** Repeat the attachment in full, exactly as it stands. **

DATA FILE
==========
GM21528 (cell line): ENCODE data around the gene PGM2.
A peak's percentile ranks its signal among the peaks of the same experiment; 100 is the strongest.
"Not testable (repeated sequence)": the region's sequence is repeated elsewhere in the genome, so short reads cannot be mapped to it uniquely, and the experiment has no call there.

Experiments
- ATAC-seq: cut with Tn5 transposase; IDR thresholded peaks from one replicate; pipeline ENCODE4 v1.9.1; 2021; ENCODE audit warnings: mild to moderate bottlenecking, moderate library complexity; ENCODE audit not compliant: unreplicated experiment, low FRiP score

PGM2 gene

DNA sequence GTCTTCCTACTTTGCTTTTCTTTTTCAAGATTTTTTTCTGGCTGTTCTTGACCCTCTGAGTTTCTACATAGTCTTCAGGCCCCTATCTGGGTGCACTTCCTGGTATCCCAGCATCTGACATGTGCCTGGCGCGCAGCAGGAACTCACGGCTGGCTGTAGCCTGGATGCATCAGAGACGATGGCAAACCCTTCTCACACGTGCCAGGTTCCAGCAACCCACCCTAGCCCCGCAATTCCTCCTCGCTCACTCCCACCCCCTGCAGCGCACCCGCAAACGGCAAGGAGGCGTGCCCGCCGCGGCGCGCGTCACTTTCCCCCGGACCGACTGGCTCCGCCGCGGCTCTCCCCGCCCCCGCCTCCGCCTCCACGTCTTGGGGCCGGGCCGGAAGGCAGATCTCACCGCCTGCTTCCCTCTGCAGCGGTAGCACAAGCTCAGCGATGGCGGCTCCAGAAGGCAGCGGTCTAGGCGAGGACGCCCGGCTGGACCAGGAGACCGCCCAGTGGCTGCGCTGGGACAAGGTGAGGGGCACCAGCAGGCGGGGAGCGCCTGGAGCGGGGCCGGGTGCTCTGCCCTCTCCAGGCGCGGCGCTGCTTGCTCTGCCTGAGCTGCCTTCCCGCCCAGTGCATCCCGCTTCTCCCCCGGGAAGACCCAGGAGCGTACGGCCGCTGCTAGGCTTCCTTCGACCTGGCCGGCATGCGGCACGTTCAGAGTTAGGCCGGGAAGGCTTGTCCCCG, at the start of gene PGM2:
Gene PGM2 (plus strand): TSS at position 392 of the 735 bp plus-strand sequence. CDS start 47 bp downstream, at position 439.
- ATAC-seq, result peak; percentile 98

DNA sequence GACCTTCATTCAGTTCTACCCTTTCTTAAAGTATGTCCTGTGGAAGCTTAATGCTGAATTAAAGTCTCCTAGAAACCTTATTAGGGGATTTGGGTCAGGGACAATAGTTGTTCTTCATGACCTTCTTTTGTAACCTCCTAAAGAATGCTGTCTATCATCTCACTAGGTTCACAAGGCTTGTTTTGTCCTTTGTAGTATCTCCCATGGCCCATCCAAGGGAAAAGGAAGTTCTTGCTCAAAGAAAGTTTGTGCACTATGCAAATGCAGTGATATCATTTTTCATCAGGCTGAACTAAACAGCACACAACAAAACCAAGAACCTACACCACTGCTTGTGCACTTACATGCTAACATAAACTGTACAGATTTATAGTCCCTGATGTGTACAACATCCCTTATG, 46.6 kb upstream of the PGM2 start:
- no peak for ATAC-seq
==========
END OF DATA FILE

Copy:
GM21528 (cell line): ENCODE data around the gene PGM2.
A peak's percentile ranks its signal among the peaks of the same experiment; 100 is the strongest.
"Not testable (repeated sequence)": the region's sequence is repeated elsewhere in the genome, so short reads cannot be mapped to it uniquely, and the experiment has no call there.

Experiments
- ATAC-seq: cut with Tn5 transposase; IDR thresholded peaks from one replicate; pipeline ENCODE4 v1.9.1; 2021; ENCODE audit warnings: mild to moderate bottlenecking, moderate library complexity; ENCODE audit not compliant: unreplicated experiment, low FRiP score

PGM2 gene

DNA sequence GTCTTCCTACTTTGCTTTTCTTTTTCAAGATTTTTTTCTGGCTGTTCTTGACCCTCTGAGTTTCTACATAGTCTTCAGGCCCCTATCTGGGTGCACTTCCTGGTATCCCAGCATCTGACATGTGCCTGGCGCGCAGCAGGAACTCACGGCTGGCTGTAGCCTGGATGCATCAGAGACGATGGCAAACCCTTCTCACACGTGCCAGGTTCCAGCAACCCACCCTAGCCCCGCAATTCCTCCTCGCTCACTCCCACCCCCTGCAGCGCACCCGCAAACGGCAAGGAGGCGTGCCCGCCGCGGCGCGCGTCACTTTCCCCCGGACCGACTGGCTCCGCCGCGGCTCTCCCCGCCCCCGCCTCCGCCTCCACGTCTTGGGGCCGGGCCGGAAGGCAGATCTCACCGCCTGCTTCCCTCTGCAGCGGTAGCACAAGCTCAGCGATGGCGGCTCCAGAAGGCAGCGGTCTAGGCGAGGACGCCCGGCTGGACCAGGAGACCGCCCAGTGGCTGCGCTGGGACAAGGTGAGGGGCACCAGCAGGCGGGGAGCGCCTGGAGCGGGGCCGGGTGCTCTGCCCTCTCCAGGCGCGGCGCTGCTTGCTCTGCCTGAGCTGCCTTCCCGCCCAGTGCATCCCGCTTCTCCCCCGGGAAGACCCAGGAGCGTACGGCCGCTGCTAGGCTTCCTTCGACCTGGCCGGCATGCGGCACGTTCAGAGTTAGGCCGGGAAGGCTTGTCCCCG, at the start of gene PGM2:
Gene PGM2 (plus strand): TSS at position 392 of the 735 bp plus-strand sequence. CDS start 47 bp downstream, at position 439.
- ATAC-seq, result peak; percentile 98

DNA sequence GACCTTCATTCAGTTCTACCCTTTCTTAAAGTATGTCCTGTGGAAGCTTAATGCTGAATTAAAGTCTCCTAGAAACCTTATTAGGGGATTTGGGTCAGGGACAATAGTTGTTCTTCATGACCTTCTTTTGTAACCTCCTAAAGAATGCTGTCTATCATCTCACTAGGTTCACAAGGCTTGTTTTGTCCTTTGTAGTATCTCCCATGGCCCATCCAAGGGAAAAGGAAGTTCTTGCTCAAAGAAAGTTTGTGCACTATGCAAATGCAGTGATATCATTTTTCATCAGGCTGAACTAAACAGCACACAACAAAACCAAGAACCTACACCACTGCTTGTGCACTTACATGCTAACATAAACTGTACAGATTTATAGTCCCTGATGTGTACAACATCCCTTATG, 46.6 kb upstream of the PGM2 start:
- no peak for ATAC-seq